1. Hi Bill,

    Great post - I shall be referring people to it often.

    I've recently found myself under attack from fiercely pro-Gaelic individuals after I spoke out in the letters page of the Lochaber News voicing the opinion of myself and others - many working in education but "gagged" by the Highland Council - on the dedicated Gaelic school being planned for the area.

    Since then I've been called a racist, a waste of oxygen, a traitor, an idiot (both in English and Gaelic), and various other things. I'm apparently "more English than the English", and an affront to the people of Scotland.

    What really amuses me is when I get accused of being racist, and then a Gaelic supporter on Facebook sends me this:

    "Tell me Barry, are Sunday schools permitted? Do we pay for Islamic schools? Do we pay for art schools that churn out unproductive dreamers? Yes we do... but no-doubt you're too politically correct to complain about Islamic education in Scotland though... which concentrates on the language of the Q'ran?! Perhaps we should have our signs in English and Arabic?"

    Presumably he means the Qu'ran, although what connection this has with a Gaelic medium primary school in Fort William escapes me somewhat.

    Anyway, more power to your pen, sir. Or fingertips, at least.

  2. Hello Barry

    And thanks for your comments and support. I have written about the way the Gaelic language's importance in modern-day Scotland is inflated, with official support (and our taxes), for some years. I have always recognised that Gaelic does have a valuable, and valued, place as a part of our heritage and perhaps does need financial help to survive and remain viable, but I have too often been speeding along a highway in north or north-west Scotland, west and north (or indeed south) of Inverness and switched from thinking I knew where I was headed to confusion, because the road signs have the Gaelic version in bright-green above the English version - by all means put Gaelic on road signs, I'm relatively relaxed about it, but the language version of the vast bulk of the population, English, should be more prominent. I think part of the problem is that the name of the principal language of our country, English, is also the name of the peoples who live to the immediate south of Scotland - so we are not talking solely about culture and linguistics here, we are talking politics, and pretty brutal politics at times too.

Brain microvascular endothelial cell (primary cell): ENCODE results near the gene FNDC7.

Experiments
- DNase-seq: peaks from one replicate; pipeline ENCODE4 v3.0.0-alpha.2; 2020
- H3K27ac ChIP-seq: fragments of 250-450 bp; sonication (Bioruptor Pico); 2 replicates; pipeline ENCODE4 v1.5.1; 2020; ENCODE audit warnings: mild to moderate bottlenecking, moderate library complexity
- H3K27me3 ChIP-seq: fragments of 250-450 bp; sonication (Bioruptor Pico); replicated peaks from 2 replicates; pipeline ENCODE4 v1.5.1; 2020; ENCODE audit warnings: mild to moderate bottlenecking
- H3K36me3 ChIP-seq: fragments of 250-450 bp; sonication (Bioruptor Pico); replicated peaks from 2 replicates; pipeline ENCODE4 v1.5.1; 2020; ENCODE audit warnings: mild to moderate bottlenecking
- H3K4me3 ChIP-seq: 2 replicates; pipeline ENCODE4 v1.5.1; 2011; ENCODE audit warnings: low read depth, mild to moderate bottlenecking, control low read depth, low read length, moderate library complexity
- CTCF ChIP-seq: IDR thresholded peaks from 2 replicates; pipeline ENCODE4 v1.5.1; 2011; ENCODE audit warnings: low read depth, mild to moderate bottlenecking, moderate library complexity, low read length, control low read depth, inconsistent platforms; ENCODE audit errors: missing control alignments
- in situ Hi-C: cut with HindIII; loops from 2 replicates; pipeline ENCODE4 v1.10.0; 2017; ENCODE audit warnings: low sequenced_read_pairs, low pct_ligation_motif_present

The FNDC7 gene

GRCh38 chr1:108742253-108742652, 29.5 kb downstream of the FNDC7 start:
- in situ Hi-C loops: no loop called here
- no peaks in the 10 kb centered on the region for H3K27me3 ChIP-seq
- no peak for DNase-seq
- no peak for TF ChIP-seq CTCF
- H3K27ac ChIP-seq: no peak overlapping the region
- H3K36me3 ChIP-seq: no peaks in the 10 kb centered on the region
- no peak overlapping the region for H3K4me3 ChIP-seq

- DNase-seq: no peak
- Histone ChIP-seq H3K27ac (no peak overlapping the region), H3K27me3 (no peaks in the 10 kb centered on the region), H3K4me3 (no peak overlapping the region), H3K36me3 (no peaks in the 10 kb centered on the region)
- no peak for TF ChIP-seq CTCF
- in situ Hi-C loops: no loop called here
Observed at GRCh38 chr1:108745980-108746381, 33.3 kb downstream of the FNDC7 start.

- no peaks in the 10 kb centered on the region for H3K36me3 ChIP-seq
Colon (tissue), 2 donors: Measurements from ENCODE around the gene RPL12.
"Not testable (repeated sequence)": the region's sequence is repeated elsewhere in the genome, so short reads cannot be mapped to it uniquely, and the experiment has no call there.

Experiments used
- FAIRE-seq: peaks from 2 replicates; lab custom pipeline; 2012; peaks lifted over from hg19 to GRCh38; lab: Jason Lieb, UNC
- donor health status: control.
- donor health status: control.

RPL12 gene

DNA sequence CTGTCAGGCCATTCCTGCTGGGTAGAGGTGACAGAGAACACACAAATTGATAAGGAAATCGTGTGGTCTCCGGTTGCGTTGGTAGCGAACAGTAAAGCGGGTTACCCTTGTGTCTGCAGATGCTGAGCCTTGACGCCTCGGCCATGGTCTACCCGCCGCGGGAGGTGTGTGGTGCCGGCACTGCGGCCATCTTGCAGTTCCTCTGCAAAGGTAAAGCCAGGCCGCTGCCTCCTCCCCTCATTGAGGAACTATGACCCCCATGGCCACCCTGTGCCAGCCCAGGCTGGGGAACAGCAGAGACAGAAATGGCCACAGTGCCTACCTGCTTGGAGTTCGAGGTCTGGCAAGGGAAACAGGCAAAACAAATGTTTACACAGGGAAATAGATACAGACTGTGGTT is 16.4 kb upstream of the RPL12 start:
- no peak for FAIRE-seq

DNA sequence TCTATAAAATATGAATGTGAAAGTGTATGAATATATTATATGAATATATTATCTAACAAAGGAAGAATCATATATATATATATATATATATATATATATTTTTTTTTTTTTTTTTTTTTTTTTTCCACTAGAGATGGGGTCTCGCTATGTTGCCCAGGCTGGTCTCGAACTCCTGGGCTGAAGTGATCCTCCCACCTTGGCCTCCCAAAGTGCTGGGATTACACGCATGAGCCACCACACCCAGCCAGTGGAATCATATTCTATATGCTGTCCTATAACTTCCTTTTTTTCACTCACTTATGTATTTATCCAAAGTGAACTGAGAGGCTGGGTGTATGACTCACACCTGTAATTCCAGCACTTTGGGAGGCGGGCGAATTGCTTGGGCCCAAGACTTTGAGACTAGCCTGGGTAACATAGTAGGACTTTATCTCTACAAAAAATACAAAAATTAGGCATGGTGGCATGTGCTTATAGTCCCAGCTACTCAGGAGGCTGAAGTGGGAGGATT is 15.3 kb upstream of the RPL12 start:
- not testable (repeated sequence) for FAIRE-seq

I too have been called a 'racist' for expressing my views, also a 'traitor' to Scotland and even told I should keep quiet and leave Scotland completely 'and go live with your friends the English' if I don't like the way Gaelic is being highly-artificially promoted, with my taxes. Obviously where I choose to live in the UK will not be dependent upon the exhortations of these extremist 'nutters' ;)

    Take care, Barry, and thanks for commenting.